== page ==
SJFE : Women and Law in Europe

WOMEN AND WORK IN SCANDINAVIA

                September 1997 (English, French)

Kevät Nousiainen and Anu Pylkkänen (University of Helsinki)
E-Mail : anu.pylkkanen@helsinki.fi & kevat.nousiainen@helsinki.fi

Labour

In all Scandinavian countries, the rate of women's employment is about 80 %. In Finland and in Denmark, the vast majority of women in waged labour (80-90 %) work full-time. Especially in Finland, the working patterns of men and women are relatively similar. In Norway, Sweden and Iceland, the average percentage of women working part-time is between 40 and 50. Unemployment of women has increased during the past years due to cuts in the public sector and welfare services where the labour-force is predominantly female.

Wages

The wage gap between men and women has remained almost the same all through the 20th century despite equal pay provisions and regulations against wage discrimination. The recession has in fact even widened the gap. According to a recent survey, on the average Finnish women earn 82 % of men's earnings. The difference is biggest in the private sector and smallest in the municipal occupations. In other Scandinavian countries, the difference is less significant but also the number of women working full time is smaller. The explanation of the differing wages can in general be found in the gendered occupational segregation of the labour market. But even in branches where men and women have the same education, their careers differ from the very start. In academic positions, wage differences between men and women are often considerable.

Unpaid work

Women perform between 65 and 70 per cent of the unpaid work, even if they are in full-time gainful employment. Marriage or cohabitation immediately increases the amount of housework for women, whereas it does not make much difference for men. There is a clear generational distinction in the caring patterns, as men of younger generation share more responsibility for housework.

Family Support and Services

The Scandinavian family support systems include parental leave programmes, day care, public allowances for children and housing, medical and dental care, and support for lone parents.

Parental leave programmes include wage compensation during maternity, vary from 64 weeks (Sweden), about 50 weeks (Finland and Denmark) to 26 weeks (Iceland). Fathers are in general entitled to a share of the parental leave, but very few of them actually use this benefit. Attempts at an obligatory leave for fathers (as is the case in Norway) have not been on the agenda in Finland.

Care of children under the age of three at home is subsidized in all countries. In Finland, parents can choose between kindergarten and subsidized care at home. All children under school age are entitled to full-time day care irrespective of their family status or parents' employment situation. Both forms of care are in the hands of women, as women form the main labour force in the caring professions and they are the ones to stay at home taking care of their children. The subsidized care at home does not, however, mean the same income or social security level as when being employed in caring occupations. Because of the recent poor employment situation, more and more women choose the subsidized care and thus end up in a weaker position in the labour market.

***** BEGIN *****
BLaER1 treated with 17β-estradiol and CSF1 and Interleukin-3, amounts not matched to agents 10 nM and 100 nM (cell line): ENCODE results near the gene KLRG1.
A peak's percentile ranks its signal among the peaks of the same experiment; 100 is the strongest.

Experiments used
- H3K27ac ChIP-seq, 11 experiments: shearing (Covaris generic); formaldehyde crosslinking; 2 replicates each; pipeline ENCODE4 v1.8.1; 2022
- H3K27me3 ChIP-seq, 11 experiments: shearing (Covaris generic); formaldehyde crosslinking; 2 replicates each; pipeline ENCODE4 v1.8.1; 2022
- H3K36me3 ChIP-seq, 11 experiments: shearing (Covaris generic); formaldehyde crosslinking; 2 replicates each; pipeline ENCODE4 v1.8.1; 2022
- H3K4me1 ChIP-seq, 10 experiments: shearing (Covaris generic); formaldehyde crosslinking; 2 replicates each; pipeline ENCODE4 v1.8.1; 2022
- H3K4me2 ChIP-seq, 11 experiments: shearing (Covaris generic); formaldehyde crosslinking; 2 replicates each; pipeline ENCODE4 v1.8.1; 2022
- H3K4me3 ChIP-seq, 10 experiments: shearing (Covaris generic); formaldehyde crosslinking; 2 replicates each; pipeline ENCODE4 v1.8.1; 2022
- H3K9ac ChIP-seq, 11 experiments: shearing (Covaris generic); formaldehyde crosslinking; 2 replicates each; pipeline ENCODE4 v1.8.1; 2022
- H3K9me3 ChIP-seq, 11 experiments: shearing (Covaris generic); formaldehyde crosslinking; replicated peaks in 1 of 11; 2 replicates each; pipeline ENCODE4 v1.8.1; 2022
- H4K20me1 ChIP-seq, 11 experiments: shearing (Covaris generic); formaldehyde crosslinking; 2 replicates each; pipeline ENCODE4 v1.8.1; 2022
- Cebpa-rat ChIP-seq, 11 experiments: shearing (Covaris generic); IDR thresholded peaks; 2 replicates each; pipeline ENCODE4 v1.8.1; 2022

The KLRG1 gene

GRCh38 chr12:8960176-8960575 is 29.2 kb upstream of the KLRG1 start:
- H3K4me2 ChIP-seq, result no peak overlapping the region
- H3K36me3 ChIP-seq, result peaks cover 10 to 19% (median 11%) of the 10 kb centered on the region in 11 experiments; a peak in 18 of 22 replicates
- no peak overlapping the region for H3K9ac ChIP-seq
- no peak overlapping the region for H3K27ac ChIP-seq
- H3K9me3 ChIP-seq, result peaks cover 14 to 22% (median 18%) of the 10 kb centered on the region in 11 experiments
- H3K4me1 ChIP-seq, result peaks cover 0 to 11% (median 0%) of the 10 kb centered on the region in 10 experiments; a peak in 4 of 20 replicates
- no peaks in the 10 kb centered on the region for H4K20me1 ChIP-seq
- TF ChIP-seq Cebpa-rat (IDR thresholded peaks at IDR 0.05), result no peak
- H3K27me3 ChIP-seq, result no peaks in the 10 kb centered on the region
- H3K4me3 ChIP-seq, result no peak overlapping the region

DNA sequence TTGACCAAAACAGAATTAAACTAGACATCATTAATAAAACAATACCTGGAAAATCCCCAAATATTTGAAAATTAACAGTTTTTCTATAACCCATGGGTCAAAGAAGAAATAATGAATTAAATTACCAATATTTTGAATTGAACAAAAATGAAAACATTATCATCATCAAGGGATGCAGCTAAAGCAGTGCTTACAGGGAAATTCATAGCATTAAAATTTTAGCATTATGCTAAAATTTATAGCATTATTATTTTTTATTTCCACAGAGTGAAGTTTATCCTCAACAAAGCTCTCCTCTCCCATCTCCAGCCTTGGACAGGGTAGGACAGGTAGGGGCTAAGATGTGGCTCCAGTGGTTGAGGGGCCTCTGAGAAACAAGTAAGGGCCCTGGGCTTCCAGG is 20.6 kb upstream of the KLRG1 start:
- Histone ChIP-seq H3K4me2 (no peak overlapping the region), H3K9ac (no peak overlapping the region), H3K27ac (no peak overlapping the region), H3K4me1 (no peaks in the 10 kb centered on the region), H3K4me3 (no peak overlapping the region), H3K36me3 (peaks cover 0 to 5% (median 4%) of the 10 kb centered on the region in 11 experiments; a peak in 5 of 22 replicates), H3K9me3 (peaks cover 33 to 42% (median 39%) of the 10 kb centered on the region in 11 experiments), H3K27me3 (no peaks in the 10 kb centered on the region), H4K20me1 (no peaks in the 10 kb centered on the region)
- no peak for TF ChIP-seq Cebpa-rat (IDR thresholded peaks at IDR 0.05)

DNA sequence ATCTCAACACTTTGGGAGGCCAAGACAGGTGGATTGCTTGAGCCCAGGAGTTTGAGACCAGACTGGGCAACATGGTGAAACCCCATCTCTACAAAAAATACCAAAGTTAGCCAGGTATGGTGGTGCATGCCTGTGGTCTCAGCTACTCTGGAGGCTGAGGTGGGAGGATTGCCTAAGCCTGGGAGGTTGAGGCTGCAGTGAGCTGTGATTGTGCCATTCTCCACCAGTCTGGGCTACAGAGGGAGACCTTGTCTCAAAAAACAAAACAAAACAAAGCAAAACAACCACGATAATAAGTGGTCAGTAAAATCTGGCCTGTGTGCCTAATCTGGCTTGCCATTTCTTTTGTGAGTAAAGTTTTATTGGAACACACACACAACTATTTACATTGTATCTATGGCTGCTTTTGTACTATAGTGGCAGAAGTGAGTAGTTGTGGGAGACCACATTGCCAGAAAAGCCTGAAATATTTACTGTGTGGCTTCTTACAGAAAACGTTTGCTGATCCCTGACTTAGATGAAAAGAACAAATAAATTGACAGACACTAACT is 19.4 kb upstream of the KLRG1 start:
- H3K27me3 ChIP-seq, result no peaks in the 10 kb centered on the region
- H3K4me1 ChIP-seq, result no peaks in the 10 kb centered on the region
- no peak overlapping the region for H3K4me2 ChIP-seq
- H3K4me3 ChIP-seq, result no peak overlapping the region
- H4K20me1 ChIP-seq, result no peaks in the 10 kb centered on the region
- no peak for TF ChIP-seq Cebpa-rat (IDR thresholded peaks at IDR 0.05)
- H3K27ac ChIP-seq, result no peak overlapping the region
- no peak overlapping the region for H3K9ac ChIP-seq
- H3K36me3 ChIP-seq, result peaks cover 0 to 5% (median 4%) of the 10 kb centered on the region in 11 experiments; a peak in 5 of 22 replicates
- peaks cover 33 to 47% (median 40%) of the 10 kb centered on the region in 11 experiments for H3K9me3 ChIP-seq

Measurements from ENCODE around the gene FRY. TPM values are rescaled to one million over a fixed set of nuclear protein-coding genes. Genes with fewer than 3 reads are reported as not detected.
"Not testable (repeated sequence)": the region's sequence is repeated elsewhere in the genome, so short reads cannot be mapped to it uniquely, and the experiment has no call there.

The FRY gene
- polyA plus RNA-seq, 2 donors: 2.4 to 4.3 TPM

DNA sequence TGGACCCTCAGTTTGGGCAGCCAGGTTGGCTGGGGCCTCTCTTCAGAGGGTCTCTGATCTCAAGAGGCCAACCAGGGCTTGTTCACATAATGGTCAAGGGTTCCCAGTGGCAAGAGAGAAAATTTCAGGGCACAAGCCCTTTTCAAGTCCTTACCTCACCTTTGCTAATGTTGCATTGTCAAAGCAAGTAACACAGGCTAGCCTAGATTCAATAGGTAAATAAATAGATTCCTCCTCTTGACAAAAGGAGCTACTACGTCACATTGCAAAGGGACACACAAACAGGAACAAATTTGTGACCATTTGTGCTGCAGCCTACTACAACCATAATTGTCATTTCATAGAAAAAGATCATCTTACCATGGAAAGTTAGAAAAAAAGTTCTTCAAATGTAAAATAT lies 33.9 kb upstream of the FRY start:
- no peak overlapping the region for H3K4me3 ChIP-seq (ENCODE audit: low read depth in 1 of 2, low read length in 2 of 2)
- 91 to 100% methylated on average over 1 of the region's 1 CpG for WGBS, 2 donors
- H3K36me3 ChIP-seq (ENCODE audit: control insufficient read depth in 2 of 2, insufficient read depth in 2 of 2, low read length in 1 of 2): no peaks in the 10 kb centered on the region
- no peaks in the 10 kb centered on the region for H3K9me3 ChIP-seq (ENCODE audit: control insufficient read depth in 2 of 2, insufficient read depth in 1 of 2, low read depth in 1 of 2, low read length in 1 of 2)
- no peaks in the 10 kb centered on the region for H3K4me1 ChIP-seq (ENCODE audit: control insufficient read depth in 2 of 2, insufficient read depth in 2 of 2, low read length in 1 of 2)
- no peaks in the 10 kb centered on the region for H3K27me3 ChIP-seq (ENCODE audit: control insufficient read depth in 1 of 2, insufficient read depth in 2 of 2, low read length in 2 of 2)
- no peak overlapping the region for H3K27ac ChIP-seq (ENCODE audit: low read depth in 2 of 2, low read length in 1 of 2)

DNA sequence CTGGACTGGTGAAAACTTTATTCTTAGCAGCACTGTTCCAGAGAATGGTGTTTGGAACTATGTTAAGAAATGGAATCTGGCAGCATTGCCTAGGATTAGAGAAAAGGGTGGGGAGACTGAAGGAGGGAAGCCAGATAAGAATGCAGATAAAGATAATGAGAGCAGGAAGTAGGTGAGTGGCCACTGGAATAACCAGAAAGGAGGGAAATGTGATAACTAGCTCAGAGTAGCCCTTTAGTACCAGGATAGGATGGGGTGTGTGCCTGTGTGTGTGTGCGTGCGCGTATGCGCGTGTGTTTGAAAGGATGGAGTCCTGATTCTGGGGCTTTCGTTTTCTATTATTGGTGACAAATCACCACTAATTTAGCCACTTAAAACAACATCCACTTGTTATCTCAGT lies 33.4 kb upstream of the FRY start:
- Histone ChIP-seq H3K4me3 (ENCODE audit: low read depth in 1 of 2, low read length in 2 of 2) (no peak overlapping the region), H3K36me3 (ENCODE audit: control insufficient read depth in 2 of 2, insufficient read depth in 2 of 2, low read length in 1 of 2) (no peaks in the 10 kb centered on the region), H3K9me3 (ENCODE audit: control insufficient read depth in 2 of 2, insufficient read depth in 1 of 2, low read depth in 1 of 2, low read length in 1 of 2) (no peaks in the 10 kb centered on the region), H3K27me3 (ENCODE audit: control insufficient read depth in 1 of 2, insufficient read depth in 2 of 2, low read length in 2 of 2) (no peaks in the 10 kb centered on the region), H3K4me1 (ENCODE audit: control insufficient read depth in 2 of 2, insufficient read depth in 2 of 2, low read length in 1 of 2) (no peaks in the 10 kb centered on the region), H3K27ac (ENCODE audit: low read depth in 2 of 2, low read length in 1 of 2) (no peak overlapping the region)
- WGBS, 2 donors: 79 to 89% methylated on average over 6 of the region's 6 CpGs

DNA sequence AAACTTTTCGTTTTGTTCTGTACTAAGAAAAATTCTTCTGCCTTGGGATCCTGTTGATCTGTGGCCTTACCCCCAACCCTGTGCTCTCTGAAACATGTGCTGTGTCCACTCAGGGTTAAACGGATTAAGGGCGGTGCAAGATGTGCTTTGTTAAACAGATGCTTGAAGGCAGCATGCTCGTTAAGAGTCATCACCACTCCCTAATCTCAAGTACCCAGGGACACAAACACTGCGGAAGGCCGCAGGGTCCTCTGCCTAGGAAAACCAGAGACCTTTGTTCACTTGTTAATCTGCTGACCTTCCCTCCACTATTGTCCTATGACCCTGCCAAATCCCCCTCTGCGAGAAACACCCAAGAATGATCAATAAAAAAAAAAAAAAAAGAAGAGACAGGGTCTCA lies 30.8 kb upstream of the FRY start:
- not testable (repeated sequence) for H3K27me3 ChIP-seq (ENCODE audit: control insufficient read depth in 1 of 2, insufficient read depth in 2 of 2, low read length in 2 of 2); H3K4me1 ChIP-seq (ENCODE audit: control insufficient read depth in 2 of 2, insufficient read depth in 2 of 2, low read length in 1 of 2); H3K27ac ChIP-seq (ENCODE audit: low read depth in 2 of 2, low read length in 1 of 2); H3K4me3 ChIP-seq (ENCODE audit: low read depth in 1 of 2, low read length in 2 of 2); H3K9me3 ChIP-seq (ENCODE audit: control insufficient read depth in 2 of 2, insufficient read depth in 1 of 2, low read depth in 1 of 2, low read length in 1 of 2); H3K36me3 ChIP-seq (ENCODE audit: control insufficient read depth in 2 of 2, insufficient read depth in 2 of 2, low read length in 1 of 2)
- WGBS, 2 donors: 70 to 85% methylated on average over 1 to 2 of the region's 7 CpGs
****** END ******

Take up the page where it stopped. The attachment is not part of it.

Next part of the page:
In all Scandinavian countries, between half and 80 % of children aged 3-6 are enrolled in some type of day care. The rate of full-time care in groups is the highest in Sweden, and in general it is possible to choose between group care and family day care. In most countries but especially in Sweden, it is possible to negotiate working hours when having young children. In Finland this has not, however, often been made on women's but on the employers' terms.

Regulation of work

The characteristic feature of the Nordic countries is the strong position of trade unions. A large majority of employees are union members, and wages are regulated through collective agreements. Unemployment compensations is wage-related and thus relatively high. They are paid by the unions. Those without a regular employment or union membership are assisted by the state, but the level of this compensation is considerably lower. Wage and other forms of discrimination in working life is forbidden by the Equality Act, but so far the impact of these rules has been moderate.

Education

The percentage of women who are high school and university students, including graduates, is around 60 % except in the polytechnical universities. Almost 50 % of all doctorates are by women. In the younger generation, women are thus equally if not even better educated than men. However, a gendered pattern can be discerned in the choice of subjects : men choose technical subjects, women social studies. Law is one of the very few faculties with similar numbers of male and female students, whereas a large majority of medical and veterinary students are women. Only about 12 % of professors are women.

Women and Power

Despite a good education and long traditions of waged labour, women face discrimination in their working careers. Even when the number of women in middle stage management is relatively high (about one quarter), very few women reach top positions either in public or in private hierarchies. Women perform, men lead. Women are relatively well integrated into political power in all Scandinavian countries. Women hold about one third of both parliamentary posts and cabinet posts. In reality, the actual decision-making is restricted to male party leaders and inner circle male ministers. In municipal decision-making, a quota system is applied.